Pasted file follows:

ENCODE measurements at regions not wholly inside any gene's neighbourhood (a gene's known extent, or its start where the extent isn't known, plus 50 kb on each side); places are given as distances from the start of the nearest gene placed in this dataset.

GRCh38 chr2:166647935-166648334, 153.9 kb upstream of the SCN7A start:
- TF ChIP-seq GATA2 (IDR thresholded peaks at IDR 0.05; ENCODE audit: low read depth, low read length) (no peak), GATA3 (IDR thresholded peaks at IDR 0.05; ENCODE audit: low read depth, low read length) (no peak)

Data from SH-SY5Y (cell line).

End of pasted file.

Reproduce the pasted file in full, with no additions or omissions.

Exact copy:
ENCODE measurements at regions not wholly inside any gene's neighbourhood (a gene's known extent, or its start where the extent isn't known, plus 50 kb on each side); places are given as distances from the start of the nearest gene placed in this dataset.

GRCh38 chr2:166647935-166648334, 153.9 kb upstream of the SCN7A start:
- TF ChIP-seq GATA2 (IDR thresholded peaks at IDR 0.05; ENCODE audit: low read depth, low read length) (no peak), GATA3 (IDR thresholded peaks at IDR 0.05; ENCODE audit: low read depth, low read length) (no peak)

Data from SH-SY5Y (cell line).